The term ‘girl power’ has always done more for news sound bites and the pop culture zeitgeist than for any actual history of feminism. That’s because it’s a lot easier to market off the Spice Girls and Buffy Summers for press than it is feminist celebrities like Gloria Steinem or Kathleen Hanna. Phillipa Lowthorpe’s new ensemble biopic “Misbehaviour” tries to mesh both the fun of girl power with the seriousness of feminism to mixed results. The British produced feature was originally released in the UK theaters way back in March (the very same week the pandemic broke through interestingly enough) but is just now making its way to the US via VOD.
The comedy-drama follows the events leading up to the 1970 Miss World beauty pageant in London, England through the eyes of many real-life based characters. There’s Sally Alexander (Keira Knightley), the no-nonsense divorced mother trying to get back into university for her career; Jo Robinson (Jessie Buckley), the radical former art school student who thinks being loud is the only way to send a message; Pearl Jansen (Loreece Harrison), the South African pageant contestant who fears life might actually be worse once she returns home from the competition; and Jennifer Hosten (Gugu Mbatha-Raw), the lovely Miss Grenada contestant who might be the right amount of naïve to make it far into the pageant. Rhys Ifans and Keeley Hawes play married pageant showrunners Eric & Julia Morley, and Bob Hope and his wife Dolores even appear in the cast portrayed by Greg Kinnear and Lesley Manville. All of their story arcs intersect as Sally, Jo and their fellow Women’s Liberation supporters secretly show up at the televised pageant to make their own live demonstration.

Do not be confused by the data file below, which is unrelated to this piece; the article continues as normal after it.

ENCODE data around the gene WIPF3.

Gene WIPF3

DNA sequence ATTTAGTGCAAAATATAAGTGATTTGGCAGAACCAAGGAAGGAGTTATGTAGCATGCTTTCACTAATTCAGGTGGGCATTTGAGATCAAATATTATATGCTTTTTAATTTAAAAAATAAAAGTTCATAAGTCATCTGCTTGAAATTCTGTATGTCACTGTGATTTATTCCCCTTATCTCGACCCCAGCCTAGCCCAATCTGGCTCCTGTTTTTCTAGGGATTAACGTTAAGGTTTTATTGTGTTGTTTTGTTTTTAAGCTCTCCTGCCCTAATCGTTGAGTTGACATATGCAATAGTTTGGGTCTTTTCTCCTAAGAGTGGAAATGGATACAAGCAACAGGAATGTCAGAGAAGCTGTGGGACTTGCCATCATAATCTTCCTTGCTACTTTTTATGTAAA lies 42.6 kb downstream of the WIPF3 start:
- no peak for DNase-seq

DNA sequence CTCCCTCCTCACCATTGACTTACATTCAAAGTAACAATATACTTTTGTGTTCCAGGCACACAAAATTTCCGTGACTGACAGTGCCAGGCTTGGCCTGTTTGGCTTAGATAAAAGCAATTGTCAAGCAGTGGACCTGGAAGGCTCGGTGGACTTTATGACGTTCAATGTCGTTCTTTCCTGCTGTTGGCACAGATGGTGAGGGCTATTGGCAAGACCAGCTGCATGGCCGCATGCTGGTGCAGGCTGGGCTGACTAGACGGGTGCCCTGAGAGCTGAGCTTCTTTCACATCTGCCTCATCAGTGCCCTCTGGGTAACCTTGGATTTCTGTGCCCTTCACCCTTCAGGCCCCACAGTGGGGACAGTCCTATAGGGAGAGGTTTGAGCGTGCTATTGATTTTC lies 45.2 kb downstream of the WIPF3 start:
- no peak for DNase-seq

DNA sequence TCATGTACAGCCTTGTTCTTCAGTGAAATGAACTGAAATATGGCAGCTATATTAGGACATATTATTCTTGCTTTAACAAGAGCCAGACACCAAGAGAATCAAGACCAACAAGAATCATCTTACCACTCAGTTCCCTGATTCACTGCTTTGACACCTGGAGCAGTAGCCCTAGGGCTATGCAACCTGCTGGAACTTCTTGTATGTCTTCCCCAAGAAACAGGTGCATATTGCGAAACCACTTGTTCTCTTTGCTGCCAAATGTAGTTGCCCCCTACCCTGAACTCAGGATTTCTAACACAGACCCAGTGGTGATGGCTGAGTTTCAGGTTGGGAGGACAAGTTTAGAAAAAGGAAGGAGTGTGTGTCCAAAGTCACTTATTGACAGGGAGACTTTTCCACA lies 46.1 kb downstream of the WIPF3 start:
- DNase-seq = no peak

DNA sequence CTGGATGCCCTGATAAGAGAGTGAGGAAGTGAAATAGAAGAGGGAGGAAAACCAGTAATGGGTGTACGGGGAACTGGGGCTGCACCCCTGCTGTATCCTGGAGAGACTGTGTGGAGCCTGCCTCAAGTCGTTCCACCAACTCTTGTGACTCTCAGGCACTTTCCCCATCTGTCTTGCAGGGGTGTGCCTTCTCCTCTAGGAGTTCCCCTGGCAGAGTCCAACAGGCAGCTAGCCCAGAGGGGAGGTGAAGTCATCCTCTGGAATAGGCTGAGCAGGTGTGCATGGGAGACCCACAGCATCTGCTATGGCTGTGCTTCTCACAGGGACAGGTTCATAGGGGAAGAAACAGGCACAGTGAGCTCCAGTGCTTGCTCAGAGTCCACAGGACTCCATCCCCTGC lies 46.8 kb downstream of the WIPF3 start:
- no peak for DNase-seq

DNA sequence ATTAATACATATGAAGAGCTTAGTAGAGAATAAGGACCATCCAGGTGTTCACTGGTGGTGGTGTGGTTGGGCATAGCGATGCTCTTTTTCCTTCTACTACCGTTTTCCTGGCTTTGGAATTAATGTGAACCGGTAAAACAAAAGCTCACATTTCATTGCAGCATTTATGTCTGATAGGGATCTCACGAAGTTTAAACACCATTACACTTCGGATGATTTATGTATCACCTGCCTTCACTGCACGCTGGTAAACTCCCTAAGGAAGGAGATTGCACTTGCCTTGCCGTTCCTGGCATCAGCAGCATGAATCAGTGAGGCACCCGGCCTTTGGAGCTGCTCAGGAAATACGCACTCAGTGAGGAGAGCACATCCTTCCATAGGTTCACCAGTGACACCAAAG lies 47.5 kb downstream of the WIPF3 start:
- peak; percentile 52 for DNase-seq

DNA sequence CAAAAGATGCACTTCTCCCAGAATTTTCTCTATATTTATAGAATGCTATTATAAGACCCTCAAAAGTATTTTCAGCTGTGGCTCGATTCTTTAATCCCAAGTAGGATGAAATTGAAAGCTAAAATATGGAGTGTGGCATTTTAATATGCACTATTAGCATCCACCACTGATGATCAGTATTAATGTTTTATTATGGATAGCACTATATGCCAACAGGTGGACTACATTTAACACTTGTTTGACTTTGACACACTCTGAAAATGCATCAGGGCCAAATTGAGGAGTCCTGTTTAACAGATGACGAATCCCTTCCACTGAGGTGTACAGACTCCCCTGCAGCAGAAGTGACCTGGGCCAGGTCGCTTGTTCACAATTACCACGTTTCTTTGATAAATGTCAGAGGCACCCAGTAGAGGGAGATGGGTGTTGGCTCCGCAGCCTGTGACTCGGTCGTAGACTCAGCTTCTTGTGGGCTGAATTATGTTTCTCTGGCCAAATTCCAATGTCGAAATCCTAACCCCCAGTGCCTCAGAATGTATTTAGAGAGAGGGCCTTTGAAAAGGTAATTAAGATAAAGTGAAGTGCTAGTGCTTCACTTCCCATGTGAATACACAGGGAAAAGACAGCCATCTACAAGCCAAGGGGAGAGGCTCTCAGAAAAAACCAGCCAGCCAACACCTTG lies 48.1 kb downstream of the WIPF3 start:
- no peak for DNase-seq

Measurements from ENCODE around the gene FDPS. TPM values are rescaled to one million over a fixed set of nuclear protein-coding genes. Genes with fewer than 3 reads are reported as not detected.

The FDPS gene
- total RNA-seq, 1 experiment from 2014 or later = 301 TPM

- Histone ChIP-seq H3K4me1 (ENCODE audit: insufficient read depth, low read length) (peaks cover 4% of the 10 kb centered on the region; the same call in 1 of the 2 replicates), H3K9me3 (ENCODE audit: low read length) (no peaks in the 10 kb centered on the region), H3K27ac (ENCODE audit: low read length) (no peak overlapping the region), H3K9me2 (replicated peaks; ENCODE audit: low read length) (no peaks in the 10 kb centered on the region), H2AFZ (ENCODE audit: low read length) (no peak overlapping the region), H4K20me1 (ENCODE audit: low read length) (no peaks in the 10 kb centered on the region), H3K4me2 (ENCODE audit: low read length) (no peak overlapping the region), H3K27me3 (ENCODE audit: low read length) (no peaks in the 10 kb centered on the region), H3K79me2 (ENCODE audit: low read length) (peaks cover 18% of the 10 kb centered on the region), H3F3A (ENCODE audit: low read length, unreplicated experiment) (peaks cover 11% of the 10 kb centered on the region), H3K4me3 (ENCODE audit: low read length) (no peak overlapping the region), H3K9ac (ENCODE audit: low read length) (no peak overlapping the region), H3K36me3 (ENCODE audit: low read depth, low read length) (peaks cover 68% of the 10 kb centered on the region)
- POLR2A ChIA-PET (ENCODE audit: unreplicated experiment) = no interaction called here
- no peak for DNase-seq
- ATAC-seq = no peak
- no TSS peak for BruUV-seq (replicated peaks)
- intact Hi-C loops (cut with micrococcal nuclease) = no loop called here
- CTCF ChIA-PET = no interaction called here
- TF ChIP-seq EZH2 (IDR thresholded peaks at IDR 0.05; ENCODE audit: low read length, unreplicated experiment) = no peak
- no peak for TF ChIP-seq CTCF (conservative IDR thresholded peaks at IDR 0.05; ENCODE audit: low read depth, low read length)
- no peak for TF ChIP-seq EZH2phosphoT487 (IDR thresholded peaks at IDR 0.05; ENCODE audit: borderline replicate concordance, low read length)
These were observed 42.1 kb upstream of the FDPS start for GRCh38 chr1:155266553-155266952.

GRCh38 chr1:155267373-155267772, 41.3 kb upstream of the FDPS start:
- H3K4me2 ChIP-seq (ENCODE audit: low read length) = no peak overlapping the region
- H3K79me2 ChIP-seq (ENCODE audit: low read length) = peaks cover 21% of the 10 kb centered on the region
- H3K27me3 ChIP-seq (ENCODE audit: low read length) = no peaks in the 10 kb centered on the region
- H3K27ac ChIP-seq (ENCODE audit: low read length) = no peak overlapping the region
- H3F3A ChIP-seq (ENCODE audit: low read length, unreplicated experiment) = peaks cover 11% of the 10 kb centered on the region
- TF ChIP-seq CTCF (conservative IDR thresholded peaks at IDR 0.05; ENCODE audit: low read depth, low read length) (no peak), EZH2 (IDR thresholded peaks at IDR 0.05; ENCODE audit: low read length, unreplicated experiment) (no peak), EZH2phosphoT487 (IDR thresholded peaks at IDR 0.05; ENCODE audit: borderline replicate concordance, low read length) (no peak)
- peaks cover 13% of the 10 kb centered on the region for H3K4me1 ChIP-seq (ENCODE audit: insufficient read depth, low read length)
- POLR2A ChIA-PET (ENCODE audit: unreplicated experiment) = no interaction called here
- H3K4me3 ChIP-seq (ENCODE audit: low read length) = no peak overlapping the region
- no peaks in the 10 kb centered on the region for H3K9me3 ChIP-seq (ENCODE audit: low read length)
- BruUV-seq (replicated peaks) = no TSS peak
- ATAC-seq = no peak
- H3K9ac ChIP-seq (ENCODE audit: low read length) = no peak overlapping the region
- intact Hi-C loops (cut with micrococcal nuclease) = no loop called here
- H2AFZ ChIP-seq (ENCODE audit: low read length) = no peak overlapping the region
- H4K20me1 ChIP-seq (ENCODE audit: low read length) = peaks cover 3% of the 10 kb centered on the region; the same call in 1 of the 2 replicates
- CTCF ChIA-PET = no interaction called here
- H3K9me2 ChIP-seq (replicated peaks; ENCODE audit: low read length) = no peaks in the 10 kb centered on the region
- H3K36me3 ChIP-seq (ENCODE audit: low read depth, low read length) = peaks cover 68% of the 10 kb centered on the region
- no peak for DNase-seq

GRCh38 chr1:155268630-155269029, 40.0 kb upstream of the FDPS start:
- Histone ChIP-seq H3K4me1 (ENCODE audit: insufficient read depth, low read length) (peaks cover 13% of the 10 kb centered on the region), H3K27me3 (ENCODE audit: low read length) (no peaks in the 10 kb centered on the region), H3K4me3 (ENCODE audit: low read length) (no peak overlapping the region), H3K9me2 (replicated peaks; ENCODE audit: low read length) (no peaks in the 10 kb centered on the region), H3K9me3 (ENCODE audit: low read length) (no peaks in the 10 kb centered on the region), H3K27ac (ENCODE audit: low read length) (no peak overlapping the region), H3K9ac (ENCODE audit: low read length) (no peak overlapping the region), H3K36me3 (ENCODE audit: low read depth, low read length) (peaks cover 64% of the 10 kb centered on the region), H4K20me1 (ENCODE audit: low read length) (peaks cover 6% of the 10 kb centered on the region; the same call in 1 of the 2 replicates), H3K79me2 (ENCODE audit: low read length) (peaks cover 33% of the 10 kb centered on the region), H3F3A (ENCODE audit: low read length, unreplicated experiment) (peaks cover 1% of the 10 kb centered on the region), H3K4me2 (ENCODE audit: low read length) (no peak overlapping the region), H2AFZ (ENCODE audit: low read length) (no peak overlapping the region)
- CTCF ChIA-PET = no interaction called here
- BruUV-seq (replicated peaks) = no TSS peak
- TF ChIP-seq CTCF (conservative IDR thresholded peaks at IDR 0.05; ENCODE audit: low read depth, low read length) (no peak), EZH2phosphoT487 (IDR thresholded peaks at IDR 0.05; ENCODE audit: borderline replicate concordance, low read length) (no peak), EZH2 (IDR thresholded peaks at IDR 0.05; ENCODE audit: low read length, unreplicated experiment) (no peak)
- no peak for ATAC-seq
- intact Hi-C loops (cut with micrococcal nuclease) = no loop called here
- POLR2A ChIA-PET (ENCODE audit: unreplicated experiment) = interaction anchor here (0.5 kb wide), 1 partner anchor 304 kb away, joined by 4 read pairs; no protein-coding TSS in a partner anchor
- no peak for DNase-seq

“Misbehaviour” was scripted by Rebecca Frayn and Gaby Chiappe, but with how their names are listed in the credits, I have to wonder if the original screenplay was written solely by Frayn and Chiappe or was brought in later for rewrites. Though the reception for the movie has been mostly decent, there have been some reservations about a few things. One is that the story is too serious and important for the lighter tone Lowthorpe set up with “Misbehaviour”. It’s appropriately somber as the film dives into sexism and racism as themes, but then for the rest of the runtime, we get an uplifting, feel-good atmosphere along the lines of a Penny Marshall hit. For the most part, I personally was fine with the mood Lowthorpe set up, though I can see why some viewers would want a more straight forward piece.
The performances are fairly good, especially Mbatha-Raw who practically carries all of the film’s heart on her own. Kinnear’s prosthetics to resemble Hope are a little distracting, though it really looks like he’s putting effort into his portrayal. All in all, I would say “Misbehaviour” probably could have said a little more about intersectionality in feminism, but it’s alright for an enjoyable 105 minutes on screen.